Prevalence and predictors of anxiety in an African sample of recent stroke survivors

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Excerpt

Stroke is now the leading cause of disease and disability in sub‐Saharan Africa (SSA).1 As stroke survivor populations are diverse, and interaction between illness and contextual factors is important in determining the clinical course of diseases,2 the characteristics of stroke patients can be expected to differ between SSA and more developed parts of the world.
Along with cognitive impairment, both anxiety and depression are the foremost complications prioritized by stroke survivors and carers.3 Anxiety and depression have been linked to poorer clinical outcomes and quality of life after stroke because they adversely influence compliance with recommended post‐stroke therapies.4 Yet, studies on emotional disturbances after stroke have mostly focused on depression.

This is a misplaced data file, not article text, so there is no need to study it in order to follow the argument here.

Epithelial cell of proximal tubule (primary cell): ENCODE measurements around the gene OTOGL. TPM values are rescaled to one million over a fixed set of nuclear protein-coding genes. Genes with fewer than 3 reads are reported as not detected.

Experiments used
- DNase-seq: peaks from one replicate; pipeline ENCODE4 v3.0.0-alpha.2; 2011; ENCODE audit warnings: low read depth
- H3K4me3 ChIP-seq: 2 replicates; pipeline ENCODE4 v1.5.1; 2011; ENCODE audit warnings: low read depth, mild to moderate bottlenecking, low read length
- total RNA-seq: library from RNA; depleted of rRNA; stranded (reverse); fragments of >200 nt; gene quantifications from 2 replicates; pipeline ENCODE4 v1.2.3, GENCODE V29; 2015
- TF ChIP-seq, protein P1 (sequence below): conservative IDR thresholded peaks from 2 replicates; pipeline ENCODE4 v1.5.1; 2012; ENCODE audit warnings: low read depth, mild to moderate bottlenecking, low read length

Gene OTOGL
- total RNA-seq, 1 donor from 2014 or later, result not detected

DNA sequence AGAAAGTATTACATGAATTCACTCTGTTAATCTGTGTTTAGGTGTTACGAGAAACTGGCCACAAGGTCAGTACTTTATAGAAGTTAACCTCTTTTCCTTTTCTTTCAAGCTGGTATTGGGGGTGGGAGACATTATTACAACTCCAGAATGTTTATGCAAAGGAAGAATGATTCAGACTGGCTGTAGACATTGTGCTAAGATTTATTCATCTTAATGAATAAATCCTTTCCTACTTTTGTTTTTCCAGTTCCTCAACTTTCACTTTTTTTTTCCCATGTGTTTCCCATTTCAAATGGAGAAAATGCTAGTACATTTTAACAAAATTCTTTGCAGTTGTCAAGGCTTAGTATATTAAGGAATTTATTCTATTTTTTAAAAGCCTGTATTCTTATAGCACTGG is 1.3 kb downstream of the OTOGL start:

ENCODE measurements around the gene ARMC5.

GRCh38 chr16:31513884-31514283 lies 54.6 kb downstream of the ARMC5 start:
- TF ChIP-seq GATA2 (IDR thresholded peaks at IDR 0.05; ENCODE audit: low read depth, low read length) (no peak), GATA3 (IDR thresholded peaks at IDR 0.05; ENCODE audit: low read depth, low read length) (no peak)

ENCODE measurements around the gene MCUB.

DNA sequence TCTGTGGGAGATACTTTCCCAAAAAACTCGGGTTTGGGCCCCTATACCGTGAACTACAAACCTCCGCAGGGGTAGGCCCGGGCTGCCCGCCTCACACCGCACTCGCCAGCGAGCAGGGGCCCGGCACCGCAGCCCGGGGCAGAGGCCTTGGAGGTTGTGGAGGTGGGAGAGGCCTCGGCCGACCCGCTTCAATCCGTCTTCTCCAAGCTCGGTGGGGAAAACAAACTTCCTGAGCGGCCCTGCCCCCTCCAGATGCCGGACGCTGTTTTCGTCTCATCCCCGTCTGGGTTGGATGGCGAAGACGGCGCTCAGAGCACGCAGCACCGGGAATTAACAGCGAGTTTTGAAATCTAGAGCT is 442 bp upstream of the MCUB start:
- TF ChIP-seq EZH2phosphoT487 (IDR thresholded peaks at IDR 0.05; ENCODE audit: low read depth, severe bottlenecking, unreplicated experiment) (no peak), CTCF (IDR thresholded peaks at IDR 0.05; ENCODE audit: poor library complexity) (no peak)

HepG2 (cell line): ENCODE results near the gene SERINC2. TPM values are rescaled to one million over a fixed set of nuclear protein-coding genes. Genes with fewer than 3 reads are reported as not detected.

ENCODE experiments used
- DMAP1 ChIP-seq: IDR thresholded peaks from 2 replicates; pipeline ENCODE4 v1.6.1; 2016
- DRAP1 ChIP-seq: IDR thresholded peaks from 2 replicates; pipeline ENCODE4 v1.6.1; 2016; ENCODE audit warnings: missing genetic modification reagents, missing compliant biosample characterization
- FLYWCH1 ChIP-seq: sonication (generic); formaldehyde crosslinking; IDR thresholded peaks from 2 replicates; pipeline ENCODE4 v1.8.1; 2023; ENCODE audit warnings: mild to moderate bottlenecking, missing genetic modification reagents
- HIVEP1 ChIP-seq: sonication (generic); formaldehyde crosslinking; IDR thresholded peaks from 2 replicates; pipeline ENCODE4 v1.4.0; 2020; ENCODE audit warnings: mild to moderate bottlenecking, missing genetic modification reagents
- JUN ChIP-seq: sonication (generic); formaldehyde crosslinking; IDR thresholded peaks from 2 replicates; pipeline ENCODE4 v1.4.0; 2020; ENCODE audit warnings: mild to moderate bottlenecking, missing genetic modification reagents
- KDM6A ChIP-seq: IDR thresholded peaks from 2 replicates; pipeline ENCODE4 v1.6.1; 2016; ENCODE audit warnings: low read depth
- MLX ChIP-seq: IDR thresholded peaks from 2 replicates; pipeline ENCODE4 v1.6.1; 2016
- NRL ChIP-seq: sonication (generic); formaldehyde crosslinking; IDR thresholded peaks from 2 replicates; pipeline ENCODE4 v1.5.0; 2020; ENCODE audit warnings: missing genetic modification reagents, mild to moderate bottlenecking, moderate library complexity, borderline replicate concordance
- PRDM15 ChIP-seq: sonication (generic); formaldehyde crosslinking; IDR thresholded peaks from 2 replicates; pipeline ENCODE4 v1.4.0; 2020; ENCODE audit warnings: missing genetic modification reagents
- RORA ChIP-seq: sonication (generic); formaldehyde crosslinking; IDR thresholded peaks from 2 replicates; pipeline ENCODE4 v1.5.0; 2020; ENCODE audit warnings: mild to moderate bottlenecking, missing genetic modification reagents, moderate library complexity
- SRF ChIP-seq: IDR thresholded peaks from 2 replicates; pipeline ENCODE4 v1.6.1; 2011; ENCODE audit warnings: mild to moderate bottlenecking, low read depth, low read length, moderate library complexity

Rates of anxiety reported in stroke survivors are far higher than those in the general population,5 and the prevalence and severity of post‐stroke anxiety (PSA) are similar to those reported for post‐stroke depression (PSD) across the clinical course after stroke.6 Also, depression and anxiety are highly comorbid conditions in stroke survivors,7 both being the most responsive complications of stroke to pharmacological and psychosocial interventions,9 including multifaceted risk factors optimization strategies.10
Studies identifying factors associated with anxiety among stroke survivors in SSA may provide valuable information that will stimulate the development and use of locally relevant interventions to mitigate emotional sequelaes of stroke. In this study, we assessed the characteristics of anxiety and anxiety‐depression comorbidity in a sample of recent (<1 month) stroke survivors in SSA.

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